Inside Salk - June 2008 - page 13

Trustee Donates $11.5Million to the Salk Institute
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Inside Salk June 2008
PHI LANTHROPY
THE NOMIS FOUNDATION, A EUROPEAN FOUNDATION
established by Salk Board of Trustee G.H. “Heini” Thyssen, has
donated $11.5million to fund appointments for new investigators
specialized inmicrobial pathogenesis and viral and cellular
immunology. The gift, which will launch the Immunobiology and
Microbial Pathogenesis program, fulfills a critical component of the
Institute’s strategic scientific plan.
“The opportunity created by this most generous gift to recruit new
scientists who will combine their expertise with that of existing faculty
will create a critical mass of investigators that will allow the Salk
Institute to contribute in entirely new ways to combating human
disease,” said Salk Interim President Roger Guillemin. “Additionally,
the in-depth study of inflammation has many crossover links to other
areas of research, creating opportunities for synergistic benefits.”
Under the Immunobiology andMicrobial Pathogenesis program,
scientists at Salk will take a multi-pronged approach to conducting
research on the pathophysiology of disease that arise from chronic
infections, and will seek to understand the role of the immune
system in preventing microbially induced disease.
The new principal investigators will also work closely with a
number of current Salk Institute scientists who are studying the
molecular basis of cancer, obesity, and heart disease as well as
those studying innate immunity, the first line of defense; and
adaptive immunity, the sustained immunity to fight pathogens.
Waitt Family Foundation Awards $20Million
Grant to Launch Advanced Biophotonics Center
THE SALK INSTITUTE HAS RECEIVED
a $20million grant from Board of Trustee Vice
Chairman TedWaitt to establish an Advanced
Biophotonics Center at the Institute. The gift,
provided through the Waitt Family Foundation,
will pay for build-out of the Center, provide
salary support for new faculty and senior
technician specialists, and the development
and acquisition of some of today’s most
sophisticated imaging equipment.
“This generous grant by the Waitt Family
Foundation provides a major step to create a
facility that will help researchers push the
boundaries of science even further at Salk,”
said Inder Verma, a professor in the Laboratory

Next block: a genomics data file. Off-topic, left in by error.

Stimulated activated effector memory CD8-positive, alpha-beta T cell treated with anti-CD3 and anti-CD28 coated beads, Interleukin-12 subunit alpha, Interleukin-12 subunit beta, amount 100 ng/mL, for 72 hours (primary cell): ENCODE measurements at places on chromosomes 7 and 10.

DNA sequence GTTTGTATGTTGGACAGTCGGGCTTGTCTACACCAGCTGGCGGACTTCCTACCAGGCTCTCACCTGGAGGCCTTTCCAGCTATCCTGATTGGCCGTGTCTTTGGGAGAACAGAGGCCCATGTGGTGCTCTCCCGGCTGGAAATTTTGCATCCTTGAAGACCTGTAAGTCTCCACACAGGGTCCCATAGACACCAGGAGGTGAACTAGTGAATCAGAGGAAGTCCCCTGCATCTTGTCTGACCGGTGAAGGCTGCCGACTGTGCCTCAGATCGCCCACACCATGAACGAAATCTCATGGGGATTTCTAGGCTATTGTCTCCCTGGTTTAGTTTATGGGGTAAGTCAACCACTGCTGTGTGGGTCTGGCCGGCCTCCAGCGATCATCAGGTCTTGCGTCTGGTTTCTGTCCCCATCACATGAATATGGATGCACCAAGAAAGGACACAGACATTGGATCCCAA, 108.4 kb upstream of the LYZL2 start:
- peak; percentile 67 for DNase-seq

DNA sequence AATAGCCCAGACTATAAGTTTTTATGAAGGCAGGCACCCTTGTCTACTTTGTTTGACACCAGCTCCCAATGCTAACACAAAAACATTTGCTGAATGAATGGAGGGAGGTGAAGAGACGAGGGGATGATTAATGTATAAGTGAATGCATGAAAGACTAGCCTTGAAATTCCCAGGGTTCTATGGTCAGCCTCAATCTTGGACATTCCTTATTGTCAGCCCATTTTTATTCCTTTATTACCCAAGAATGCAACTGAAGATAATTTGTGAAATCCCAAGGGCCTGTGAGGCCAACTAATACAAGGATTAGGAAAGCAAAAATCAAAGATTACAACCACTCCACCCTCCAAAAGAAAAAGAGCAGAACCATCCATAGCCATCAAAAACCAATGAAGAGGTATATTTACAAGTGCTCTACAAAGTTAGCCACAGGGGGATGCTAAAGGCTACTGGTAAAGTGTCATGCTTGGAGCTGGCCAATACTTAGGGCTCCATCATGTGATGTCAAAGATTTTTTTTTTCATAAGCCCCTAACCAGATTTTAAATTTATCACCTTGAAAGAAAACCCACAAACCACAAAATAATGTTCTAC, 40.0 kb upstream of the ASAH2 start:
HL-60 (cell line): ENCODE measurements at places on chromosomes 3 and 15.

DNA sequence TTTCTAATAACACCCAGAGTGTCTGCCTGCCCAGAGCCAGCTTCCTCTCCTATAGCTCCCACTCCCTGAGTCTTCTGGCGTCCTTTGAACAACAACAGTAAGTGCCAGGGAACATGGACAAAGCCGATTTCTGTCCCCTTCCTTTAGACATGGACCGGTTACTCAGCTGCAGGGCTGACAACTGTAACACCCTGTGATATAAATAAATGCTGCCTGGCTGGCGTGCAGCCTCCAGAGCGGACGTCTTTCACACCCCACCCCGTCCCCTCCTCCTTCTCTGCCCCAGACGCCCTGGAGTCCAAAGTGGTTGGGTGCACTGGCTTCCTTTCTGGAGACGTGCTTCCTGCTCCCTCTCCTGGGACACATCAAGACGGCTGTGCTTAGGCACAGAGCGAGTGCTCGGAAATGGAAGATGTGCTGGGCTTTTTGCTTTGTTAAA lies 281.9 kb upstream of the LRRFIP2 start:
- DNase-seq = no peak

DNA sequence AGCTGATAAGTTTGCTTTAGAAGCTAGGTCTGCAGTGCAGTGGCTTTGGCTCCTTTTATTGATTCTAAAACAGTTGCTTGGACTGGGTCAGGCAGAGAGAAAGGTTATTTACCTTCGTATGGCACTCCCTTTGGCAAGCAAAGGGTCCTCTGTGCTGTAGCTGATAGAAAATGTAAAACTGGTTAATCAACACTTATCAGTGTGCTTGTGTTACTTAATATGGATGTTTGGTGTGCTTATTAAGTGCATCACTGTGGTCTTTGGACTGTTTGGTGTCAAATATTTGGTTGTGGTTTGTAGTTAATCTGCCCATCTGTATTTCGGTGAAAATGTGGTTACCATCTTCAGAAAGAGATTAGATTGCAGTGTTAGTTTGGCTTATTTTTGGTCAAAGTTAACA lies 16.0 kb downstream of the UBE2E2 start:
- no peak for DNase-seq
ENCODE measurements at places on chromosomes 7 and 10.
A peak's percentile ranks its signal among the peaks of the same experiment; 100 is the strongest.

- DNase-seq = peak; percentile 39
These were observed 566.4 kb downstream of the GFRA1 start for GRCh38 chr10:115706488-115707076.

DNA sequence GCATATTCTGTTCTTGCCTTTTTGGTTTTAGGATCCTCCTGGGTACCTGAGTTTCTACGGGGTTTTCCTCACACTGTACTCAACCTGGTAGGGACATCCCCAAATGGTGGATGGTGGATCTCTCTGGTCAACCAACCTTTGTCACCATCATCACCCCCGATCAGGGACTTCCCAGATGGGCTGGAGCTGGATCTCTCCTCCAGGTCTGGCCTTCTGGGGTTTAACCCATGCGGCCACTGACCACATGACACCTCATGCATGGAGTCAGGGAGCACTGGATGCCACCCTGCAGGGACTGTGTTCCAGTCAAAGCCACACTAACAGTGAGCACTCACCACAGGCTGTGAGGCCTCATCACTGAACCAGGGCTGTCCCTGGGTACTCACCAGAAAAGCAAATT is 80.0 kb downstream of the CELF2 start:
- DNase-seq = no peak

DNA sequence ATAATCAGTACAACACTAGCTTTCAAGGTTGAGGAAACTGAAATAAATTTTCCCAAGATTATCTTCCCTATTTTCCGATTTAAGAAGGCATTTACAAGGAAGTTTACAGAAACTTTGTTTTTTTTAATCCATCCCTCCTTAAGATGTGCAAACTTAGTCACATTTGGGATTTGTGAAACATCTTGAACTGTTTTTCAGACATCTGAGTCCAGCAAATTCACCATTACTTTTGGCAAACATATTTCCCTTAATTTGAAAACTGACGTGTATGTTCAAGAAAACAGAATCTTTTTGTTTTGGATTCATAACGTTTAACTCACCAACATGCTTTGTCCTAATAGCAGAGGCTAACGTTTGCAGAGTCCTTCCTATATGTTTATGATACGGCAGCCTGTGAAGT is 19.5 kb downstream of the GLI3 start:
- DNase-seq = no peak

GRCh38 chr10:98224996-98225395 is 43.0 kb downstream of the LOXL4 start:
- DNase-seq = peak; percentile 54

of Genetics.
“The scientific expertise we will gather and
the highly advanced instrumentation we will
develop will enable our scientists to visually
decipher the basic principles behind some of
today’s most complicated diseases.”
The Waitt Advanced Biophotonics Center
will house a convergence of technical
advances in several areas: faster cameras,
highly powerful microscopes, new light
emitting dyes and enough computing power to
handle live images occupying up to a terabyte
of storage space, all of which allow scientists
to detect single photons and record the
interaction of molecules to study and
understand their function in healthy and
diseased cells.
The ability to clearly see cells’ minute inner
workings will give Salk scientists an even
deeper understanding of basic principles of
biology andmany diseases. This new
knowledge, for example, could help explain
why some cancer cells are resistant to therapy
while others respond. It will also transform the
way researchers analyze complex systems such
as the brain, and revolutionize the way
diseases are treated.
In conjunction with the $20million grant,
the Salk Institute has agreed to establish the
Waitt Challenge Grant, which is designed to
inspire philanthropic contributions and
challenge the Institute to raise up to $20
million that can be applied toward additional
funding for the Advanced Biophotonics Center
or any other restricted or unrestricted purpose
at the Salk.
“The creation of the Advanced Biophotonics
Center has the potential to take Salk’s
already phenomenal science to a new level,
and the Challenge Grant has the potential to
further cement Salk’s solid foundation,” said
TedWaitt, co-founder of Gateway, Inc., who
has gone on to formmultiple enterprises since
his retirement from the company.
“We are most grateful for the Waitt Family
Foundation’s contribution toward this critical
component of Salk’s forward-thinking
initiatives,” said Salk Executive Vice President
Marsha Chandler. “This grant serves as an
extraordinary catalyst for Salk’s plan to build a
comprehensive biophotonics program that
leads technological advances in critical
research areas.”
TedWaitt
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